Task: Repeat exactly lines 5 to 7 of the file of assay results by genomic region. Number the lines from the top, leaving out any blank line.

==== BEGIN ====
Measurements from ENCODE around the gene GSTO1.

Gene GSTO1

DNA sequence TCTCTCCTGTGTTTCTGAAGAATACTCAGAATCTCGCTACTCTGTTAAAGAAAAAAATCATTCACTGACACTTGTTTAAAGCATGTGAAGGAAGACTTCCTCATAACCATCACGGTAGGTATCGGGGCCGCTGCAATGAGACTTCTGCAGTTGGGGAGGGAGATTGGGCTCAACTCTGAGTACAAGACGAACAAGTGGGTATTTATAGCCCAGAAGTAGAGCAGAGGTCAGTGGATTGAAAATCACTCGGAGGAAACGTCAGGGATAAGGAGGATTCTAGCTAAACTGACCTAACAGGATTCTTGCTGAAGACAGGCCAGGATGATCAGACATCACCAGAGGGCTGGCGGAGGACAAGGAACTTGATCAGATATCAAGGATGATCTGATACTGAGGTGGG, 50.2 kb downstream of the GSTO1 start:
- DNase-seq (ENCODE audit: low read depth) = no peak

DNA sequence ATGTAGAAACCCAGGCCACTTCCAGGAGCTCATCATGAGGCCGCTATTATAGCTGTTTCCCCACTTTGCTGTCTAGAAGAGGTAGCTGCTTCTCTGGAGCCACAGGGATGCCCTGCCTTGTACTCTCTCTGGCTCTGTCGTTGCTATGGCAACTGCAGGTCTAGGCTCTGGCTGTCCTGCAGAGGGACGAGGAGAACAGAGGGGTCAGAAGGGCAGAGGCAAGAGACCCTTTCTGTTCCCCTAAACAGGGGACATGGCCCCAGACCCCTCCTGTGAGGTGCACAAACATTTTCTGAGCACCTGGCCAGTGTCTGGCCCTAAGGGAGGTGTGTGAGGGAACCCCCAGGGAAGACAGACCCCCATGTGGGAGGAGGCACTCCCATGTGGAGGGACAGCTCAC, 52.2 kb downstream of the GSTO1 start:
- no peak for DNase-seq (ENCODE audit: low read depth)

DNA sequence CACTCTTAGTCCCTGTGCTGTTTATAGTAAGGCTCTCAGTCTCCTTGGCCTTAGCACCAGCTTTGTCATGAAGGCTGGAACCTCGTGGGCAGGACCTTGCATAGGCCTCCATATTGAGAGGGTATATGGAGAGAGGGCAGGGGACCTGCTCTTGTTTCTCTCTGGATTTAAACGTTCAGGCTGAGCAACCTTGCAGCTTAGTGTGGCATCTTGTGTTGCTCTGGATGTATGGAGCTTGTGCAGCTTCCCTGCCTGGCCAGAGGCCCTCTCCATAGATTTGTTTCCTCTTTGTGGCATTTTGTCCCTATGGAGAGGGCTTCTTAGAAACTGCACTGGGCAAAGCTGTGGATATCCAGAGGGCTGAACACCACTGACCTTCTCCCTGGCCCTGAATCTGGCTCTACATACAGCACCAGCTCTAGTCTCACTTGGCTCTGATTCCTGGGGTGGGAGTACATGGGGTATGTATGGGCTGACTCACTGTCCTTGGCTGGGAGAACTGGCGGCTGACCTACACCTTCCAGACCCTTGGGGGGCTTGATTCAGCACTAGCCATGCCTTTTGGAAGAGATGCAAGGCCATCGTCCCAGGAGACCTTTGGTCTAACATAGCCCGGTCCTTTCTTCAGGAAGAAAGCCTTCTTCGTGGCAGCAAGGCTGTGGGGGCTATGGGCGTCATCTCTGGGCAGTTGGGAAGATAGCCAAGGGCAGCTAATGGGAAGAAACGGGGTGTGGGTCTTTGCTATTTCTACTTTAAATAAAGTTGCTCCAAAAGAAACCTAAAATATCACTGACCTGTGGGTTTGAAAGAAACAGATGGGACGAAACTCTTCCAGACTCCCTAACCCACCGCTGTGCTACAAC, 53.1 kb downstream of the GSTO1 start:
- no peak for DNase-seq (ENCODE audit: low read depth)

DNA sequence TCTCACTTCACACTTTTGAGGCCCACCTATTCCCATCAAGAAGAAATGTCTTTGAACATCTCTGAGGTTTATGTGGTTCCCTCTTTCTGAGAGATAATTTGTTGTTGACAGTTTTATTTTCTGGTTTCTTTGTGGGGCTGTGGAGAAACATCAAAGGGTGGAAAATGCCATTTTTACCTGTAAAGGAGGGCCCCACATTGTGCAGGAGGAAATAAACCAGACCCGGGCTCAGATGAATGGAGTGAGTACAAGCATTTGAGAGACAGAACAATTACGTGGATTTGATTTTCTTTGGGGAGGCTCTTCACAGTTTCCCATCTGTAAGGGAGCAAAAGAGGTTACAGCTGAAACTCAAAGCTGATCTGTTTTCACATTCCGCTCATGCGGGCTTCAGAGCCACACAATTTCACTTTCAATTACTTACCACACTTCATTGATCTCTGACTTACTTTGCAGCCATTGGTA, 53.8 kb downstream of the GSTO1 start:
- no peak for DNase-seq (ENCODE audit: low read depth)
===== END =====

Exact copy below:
DNA sequence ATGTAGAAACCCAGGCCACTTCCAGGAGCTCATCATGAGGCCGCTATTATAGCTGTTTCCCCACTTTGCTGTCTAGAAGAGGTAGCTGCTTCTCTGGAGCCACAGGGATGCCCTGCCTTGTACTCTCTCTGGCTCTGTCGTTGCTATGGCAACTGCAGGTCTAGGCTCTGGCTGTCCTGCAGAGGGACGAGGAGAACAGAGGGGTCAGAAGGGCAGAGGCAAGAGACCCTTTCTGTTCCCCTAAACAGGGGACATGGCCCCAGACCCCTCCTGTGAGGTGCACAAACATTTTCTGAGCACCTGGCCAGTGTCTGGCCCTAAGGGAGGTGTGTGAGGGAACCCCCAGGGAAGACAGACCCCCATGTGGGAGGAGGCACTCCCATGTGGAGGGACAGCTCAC, 52.2 kb downstream of the GSTO1 start:
- no peak for DNase-seq (ENCODE audit: low read depth)

DNA sequence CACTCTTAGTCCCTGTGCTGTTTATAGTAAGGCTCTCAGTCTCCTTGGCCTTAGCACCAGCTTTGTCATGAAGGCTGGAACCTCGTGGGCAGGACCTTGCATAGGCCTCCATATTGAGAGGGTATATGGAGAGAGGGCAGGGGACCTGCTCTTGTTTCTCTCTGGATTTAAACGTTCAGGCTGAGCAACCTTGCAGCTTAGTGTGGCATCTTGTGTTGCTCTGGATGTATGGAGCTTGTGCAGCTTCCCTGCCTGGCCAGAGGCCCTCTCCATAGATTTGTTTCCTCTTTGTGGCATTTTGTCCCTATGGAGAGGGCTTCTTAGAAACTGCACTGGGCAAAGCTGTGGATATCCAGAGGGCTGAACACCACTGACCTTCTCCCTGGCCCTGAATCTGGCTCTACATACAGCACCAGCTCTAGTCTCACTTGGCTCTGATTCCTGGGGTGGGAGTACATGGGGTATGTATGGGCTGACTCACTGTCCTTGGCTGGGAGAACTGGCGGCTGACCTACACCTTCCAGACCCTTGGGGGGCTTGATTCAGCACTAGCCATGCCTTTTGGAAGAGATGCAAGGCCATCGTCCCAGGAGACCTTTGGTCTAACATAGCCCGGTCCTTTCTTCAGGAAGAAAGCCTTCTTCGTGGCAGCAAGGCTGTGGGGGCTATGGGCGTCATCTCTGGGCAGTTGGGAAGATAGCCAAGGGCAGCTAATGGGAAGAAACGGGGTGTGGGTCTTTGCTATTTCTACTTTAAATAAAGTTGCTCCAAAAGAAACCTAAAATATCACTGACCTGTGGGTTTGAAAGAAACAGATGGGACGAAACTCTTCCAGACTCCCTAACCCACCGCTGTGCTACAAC, 53.1 kb downstream of the GSTO1 start: